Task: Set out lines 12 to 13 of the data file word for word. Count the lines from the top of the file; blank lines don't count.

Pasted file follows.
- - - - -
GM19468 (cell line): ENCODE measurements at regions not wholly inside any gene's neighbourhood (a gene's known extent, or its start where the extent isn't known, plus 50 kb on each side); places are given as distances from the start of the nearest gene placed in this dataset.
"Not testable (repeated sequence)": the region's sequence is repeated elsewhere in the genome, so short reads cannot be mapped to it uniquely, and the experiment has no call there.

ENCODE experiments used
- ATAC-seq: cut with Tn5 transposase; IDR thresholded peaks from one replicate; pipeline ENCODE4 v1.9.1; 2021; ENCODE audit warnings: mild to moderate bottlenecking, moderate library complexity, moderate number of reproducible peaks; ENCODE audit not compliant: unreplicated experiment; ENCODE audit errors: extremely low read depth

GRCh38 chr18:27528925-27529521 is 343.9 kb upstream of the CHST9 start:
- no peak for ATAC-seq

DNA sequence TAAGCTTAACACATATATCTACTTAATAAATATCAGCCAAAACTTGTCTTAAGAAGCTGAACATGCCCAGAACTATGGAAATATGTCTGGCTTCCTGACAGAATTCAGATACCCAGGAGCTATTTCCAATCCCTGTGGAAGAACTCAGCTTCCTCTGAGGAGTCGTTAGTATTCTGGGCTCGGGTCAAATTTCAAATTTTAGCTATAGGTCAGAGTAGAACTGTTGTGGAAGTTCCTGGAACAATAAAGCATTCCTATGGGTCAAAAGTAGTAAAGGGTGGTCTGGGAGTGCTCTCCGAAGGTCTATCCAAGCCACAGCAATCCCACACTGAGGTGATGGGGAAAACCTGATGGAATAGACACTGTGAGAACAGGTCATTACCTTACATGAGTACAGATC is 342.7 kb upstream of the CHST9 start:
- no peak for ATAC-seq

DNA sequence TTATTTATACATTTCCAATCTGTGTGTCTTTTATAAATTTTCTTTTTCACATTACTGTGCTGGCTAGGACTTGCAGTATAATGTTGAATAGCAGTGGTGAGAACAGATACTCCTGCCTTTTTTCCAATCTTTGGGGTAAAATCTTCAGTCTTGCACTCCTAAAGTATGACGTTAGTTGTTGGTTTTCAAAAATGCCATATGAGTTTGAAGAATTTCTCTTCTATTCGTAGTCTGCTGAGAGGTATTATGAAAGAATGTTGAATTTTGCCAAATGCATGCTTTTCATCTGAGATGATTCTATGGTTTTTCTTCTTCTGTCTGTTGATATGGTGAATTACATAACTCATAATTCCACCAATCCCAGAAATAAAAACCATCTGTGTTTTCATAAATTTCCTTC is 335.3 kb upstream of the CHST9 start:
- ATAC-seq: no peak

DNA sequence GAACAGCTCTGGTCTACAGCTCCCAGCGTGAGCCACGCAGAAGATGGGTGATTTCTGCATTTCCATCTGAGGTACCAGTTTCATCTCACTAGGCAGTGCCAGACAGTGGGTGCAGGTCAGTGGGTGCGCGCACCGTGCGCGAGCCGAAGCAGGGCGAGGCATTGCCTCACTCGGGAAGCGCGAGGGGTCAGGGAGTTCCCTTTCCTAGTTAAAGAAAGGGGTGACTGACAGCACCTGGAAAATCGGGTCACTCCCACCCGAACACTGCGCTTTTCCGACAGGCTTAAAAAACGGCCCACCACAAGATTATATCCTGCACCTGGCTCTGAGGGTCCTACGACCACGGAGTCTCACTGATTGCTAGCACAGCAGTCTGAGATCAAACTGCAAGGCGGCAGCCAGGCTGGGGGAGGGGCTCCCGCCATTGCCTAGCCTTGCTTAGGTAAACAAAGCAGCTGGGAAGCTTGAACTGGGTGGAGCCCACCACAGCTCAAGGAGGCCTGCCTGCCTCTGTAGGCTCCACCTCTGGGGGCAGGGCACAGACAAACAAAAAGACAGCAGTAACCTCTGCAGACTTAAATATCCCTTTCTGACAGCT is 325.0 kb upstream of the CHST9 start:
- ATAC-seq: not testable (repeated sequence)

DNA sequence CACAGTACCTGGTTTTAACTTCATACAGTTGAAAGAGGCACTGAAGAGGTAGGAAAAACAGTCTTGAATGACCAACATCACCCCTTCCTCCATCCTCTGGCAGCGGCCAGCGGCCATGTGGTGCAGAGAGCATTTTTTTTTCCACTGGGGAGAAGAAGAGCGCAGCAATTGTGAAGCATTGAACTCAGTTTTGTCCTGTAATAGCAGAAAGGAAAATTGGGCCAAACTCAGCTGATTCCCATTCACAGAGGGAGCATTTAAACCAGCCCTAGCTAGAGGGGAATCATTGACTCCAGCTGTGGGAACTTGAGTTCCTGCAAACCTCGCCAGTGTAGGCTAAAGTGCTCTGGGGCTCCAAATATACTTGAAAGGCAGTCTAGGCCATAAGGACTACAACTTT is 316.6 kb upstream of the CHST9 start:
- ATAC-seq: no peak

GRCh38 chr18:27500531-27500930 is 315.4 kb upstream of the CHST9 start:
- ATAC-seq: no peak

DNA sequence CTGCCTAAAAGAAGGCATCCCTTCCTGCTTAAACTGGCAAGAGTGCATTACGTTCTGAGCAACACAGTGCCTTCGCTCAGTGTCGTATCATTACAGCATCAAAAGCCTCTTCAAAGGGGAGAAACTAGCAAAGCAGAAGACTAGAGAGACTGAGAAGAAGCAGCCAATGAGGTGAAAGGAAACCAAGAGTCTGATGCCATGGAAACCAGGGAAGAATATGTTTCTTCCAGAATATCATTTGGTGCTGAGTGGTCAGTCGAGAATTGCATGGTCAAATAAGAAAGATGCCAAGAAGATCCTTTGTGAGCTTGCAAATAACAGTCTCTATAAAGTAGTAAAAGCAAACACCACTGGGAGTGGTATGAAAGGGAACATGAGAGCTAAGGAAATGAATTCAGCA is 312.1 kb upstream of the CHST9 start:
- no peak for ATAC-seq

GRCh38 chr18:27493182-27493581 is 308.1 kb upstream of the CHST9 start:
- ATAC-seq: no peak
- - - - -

- ATAC-seq: not testable (repeated sequence)

DNA sequence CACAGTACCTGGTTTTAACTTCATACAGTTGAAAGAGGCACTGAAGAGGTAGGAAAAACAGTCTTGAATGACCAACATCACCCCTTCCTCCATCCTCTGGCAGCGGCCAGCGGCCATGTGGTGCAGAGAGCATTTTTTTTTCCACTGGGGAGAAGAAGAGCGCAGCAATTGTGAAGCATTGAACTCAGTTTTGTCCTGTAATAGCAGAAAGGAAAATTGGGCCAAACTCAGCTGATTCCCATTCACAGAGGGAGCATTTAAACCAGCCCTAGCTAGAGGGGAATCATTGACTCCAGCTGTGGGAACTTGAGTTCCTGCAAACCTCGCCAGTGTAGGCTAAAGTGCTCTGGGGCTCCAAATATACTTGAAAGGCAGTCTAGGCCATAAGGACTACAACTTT is 316.6 kb upstream of the CHST9 start: